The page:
When I was growing up we listened to lots of classical music around the house, as my dad was a big fan. The first instrument that caught my attention was the cello. I loved the low-end vibe and the voice-like quality it intoned. I decided that I wanted to play the cello, and told my teacher so in the second grade when we were told we had to pick an instrument to play. But I was a rather small child, and was told that I couldn’t handle the cello and would have to play the violin instead. The horror! I didn’t want to play the violin. But it seemed like a stepping-stone to the cello, so I agreed. However, two weeks before music classes started, everything changed. My whole school was bussed to another school in our district for a concert in their multi-purpose room. That day I saw the most amazing performance I had ever witnessed. I sat at the feet of a man wearing a dashiki and blowing the crap out of a trumpet. He was soloing, leading the band and entertaining the audience, all at the same time. It is a moment I will never forget, and one that changed my life forever. That man: Dizzy Gillespie.
After that, I knew I was a trumpet player. Plain and simple.
Since that day sometime in the mid-1970’s I’ve been searching for any kind of evidence to help me believe that I haven’t made the whole thing up – a photo, a news story, anything. I’ve contacted the school district, the presenting agency, old teachers and friends, all to no avail. It wasn’t until Facebook came along that I was able to find anyone who remembered this day. When a page went up for my old Elementary school, I posted asking if anyone else remembered, and lo and behold others were there too! I didn’t make it up!
So I started to contact all the usual subjects one more time to see if anyone had been able to turn up any physical evidence. This search led me to email the Community Engagement Manager at Stanford Lively Arts, the organization that I believe made the event happen. The response I received began like this:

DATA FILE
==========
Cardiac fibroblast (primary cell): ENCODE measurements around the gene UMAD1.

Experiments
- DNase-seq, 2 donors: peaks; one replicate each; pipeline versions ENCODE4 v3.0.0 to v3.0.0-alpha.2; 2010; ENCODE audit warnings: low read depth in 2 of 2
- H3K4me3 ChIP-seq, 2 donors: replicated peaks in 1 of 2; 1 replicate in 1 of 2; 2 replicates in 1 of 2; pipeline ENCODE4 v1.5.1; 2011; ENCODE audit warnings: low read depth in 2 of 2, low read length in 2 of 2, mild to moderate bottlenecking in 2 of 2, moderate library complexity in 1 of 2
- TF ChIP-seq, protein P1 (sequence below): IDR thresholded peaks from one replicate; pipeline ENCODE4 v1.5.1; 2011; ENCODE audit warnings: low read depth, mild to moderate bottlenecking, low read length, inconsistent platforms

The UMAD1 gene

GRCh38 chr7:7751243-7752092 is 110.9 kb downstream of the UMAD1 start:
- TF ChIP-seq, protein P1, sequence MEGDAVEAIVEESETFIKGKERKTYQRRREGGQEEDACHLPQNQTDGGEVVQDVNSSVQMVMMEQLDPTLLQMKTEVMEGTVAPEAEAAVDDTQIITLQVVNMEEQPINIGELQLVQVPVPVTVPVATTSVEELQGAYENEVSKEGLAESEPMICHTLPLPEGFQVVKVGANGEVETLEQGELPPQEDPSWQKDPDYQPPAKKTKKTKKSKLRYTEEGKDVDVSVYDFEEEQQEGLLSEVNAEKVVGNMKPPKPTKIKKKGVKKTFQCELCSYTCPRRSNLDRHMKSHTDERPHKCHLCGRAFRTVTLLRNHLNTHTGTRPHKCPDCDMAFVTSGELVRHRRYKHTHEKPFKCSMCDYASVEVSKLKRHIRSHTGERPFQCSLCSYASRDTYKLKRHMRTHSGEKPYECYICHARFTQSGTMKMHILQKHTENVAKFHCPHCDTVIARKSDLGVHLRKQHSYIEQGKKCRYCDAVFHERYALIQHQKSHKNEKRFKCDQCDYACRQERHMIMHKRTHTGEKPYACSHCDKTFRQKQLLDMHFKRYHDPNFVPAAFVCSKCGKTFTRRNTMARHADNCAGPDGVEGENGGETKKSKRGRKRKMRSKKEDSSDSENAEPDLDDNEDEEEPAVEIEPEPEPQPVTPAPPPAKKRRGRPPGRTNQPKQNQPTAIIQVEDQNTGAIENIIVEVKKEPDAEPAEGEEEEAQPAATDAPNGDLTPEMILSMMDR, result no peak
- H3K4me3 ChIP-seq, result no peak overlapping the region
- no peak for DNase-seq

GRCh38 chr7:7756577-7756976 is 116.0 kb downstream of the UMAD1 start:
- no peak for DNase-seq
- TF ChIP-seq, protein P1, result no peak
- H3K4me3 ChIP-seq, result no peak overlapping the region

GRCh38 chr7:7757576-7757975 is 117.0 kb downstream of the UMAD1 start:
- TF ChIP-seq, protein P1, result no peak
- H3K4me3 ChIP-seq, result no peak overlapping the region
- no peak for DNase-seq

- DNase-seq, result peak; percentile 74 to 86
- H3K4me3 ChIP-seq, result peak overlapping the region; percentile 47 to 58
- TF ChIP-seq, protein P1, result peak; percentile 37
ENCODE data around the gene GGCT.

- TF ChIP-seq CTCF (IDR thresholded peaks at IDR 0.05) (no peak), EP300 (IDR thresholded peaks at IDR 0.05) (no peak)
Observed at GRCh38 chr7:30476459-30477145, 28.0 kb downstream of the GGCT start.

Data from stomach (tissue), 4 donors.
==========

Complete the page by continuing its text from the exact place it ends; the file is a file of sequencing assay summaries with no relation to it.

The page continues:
Thank you so much for your message, which made my day — if not my entire week! I have just returned from a school in San Jose, with visiting artists who will be performing on the Lively Arts series this evening — an event probably very similar to the one you experienced with Dizzy Gillespie at Addison Elementary.
It went on to say that she would try to track down any information she could find. I told her I was coming down to the Bay Area in January and she asked if I might be willing to stop by Addison to give a performance/clinic while I was in town. So I contacted my Twitter friend Rob Michael, who agreed to come with me and play guitar.
So, on the morning of January 15th, Rob and I will play for an assembly in the very same multi-purpose room where I saw Dizzy and my life was changed forever. How cool is that??? It means so much to me to be given the opportunity to play the music that I love for these kids, and bring my passion to them just as Dizzy brought his to me. In light of all the talk about young people not being into jazz, I have a real-world chance to bring the music directly to a captive audience and explain to them through words and music why it makes my eyes shine. I’m excited about the chance to share my love for jazz with them and hopefully see some eyes shining back at me, as I know mine were at the end of Dizzy’s performance all those years ago.
How’s that for full circle? I can only hope to be half as inspiring as he was to me.
I will be video taping the whole thing (perhaps even live-streaming if I can figure out a way to do it) so look for a follow-up post in a couple weeks. I will also be heading to the Palo Alto library afterward to search the microfiche for a photo which I was told by an old schoolmate ran in the paper back then. Wish me luck!